A Sun Ray in Every Home?

Sun Microsystems is preparing a drive to put Sun Ray computers in more homes as part of its
expanded desktop vision, internetnews.com has learned.

The Santa Clara, Calif.-based network computer maker has scheduled an event on December 10 to highlight what it said is its
“consumer-facing technology and provide insight into Sun’s software
portfolio leading into 2005.”

Under the umbrella theme “Sun Software: Simplifying Business,
Simplifying Life,” Sun said it will launch key desktop products
including its latest Sun Ray thin clients — low-cost, low-energy
computers without hard or floppy disk drives, CD-ROMs, or embedded
software that can become corrupted by viruses or become obsolete.

The
event will be hosted by executive vice president of software, John
Loiacono, and is expected to include appearances by customers and
partners. Sun is also expected to unveil the latest product upgrades to
its Java Desktop Software, which is enhanced to take advantage of the
Sun Ray systems.

Sun has been working hard to increase the visibility of its Sun Ray
lineup. The company usually pairs its JDS platform with hardware as
it looks to convert corporations and governments from Windows.

The Sun Java Desktop System is a combination of a GNOME desktop
environment, StarOffice productivity suite, Mozilla browser, Evolution
e-mail and calendar client, RealNetworks’ RealONE player, Macromedia
Flash, Java 2 Standard Edition, and SUSE Linux operating system.

Sun said its Sun Ray vision is better than most VPN
network configurations because Sun Ray requires no administration
at
the desktop. Administrators can manage up to 2,000 Sun Ray clients, and
users access their session via a smart card instead of relying solely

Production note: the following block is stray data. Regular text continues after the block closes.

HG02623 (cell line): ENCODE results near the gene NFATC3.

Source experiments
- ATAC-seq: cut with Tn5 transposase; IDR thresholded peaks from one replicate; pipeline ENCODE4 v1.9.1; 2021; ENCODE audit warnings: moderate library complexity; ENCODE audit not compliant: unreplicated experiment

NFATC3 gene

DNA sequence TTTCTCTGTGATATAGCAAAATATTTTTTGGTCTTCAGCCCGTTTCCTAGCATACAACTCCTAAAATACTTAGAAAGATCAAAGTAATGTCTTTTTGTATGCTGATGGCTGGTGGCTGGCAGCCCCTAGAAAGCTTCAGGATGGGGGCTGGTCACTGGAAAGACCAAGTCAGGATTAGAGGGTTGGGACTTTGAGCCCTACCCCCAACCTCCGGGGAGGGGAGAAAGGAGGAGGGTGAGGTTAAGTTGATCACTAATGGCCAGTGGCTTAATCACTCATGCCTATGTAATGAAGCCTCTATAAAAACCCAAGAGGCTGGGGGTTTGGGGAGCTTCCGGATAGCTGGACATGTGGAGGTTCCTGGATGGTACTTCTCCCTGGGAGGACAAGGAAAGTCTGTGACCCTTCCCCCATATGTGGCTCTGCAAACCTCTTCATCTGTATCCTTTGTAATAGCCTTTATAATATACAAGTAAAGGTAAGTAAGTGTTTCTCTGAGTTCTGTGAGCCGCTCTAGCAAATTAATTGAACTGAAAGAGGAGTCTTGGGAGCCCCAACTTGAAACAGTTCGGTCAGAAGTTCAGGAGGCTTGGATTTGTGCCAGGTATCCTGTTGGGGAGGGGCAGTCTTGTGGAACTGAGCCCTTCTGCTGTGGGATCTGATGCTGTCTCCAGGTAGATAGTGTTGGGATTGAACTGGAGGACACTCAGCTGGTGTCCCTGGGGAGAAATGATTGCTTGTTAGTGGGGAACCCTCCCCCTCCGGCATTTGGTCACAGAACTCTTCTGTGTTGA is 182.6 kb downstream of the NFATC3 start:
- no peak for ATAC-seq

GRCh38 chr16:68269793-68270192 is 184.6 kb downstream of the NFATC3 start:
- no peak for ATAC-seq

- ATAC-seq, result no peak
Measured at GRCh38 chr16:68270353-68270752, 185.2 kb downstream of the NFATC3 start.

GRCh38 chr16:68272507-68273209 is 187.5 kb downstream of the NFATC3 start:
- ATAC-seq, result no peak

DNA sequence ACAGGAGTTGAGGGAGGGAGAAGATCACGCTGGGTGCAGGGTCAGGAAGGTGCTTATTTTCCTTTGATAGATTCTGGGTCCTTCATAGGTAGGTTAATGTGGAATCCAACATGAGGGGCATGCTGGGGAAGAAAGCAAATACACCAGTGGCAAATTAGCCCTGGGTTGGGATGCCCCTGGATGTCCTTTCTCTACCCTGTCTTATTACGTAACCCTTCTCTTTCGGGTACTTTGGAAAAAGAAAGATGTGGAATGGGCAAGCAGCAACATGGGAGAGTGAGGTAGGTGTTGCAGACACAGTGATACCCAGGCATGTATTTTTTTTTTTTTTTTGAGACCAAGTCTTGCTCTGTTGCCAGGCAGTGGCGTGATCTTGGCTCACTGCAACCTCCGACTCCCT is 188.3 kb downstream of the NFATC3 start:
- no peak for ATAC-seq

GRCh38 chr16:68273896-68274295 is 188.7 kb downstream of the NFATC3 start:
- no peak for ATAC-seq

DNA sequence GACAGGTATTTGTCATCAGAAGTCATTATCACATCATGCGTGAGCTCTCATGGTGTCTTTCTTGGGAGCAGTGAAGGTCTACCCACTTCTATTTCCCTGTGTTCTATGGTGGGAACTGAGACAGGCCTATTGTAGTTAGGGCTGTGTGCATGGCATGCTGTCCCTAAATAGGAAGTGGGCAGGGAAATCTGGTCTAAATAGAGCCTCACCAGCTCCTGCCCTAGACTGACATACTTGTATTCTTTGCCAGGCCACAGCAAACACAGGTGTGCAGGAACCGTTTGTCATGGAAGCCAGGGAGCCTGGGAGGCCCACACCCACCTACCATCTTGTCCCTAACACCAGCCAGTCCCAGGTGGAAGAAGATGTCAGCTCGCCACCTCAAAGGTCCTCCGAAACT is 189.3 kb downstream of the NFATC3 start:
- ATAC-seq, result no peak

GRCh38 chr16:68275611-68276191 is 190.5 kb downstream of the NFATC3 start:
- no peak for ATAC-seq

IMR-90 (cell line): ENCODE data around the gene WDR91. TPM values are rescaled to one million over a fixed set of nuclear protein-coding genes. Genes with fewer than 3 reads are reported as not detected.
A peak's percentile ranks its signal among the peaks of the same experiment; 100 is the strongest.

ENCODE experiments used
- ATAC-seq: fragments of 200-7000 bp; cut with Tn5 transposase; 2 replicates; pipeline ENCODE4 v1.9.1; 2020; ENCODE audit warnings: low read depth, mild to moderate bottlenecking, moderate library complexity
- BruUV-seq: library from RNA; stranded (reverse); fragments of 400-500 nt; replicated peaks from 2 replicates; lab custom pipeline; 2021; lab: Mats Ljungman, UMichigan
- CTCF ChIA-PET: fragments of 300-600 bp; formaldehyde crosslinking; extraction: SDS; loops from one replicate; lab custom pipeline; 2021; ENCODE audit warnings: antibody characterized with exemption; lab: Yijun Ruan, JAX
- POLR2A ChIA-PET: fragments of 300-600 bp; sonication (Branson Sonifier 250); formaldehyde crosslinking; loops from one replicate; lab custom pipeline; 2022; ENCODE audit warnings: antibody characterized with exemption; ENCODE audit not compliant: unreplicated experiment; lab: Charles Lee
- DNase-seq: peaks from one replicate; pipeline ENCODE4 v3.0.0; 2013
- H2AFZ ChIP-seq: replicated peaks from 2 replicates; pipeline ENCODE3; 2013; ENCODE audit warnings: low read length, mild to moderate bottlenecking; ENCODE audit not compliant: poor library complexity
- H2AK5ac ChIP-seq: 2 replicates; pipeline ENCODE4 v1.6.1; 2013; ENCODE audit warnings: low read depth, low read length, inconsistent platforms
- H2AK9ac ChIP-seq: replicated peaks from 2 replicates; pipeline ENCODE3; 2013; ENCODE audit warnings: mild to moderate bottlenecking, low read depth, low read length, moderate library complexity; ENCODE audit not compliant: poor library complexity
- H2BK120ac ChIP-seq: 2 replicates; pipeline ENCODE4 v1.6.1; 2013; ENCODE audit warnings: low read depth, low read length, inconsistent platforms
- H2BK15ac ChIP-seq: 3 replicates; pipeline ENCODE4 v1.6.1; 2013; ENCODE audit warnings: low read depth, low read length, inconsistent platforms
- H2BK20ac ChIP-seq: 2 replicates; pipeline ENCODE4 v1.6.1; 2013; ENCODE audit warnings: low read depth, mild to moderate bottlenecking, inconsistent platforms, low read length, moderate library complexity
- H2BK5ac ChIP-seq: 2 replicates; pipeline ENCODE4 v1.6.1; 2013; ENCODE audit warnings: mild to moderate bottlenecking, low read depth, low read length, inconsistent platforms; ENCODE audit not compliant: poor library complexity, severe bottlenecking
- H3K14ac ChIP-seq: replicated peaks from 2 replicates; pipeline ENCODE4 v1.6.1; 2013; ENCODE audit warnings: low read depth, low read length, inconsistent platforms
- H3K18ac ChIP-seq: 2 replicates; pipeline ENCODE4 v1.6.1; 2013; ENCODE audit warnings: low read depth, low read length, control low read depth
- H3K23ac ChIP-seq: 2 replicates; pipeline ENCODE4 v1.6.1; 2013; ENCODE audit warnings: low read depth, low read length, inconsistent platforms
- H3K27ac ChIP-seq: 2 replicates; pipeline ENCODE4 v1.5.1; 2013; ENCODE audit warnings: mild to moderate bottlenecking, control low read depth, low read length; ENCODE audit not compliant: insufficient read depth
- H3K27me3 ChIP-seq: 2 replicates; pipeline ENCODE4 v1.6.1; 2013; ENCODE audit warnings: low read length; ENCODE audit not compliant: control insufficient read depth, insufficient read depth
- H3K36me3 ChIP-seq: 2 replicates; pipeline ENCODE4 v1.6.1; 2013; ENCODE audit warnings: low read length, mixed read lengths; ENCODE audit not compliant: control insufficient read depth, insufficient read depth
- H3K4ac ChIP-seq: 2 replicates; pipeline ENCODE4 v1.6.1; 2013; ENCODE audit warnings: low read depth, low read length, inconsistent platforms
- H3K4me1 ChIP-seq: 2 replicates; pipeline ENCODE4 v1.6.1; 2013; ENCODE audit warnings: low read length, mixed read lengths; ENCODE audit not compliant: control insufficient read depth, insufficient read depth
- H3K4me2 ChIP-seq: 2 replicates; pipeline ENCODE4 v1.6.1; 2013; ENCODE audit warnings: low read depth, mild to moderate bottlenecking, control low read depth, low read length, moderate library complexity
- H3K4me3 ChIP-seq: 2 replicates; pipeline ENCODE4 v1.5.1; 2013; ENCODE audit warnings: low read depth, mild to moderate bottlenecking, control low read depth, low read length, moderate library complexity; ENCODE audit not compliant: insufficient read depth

on
a password.

A Sun spokesperson declined to give more details but said the
Sun Ray products would not be available to average consumers, but to
enterprise customers with employees that telecommute and need such
access.

Sun’s COO, Jonathan Schwartz, hinted about the Sun Ray program during his keynote at this month’s Solaris 10 launch party.

Analyst Michael Dortch of IT research
firm Robert Frances Group is predicting Sun will offer the thin
clients and the JDS platform as part of a package deal, probably as
part
of a per-user/per-month subscription that could also bundle in other
Sun
peripherals such as its new switches and StoreEdge products.

“Sun’s Sun Ray technologies and offerings collectively represent
some
of Sun’s most potentially powerful, chronically underappreciated
assets,” Dortch told internetnews.com.

“Every organization that
has deployed them, including Sun itself, appears to love Sun Rays, but
many, many more people have never heard of them. If Sun can convince
enterprises and other organizations that have adopted the Java Desktop
System to test-drive some Sun Rays, those users could quickly become
advocates and evangelists. Sun should seriously consider free trial use
periods for its Sun Rays. Once many users have experienced the ease of
use, performance, and security possible with these systems, Sun may
have
to pry its Sun Rays out of the hands of those users — or get them to
write checks to Sun.”

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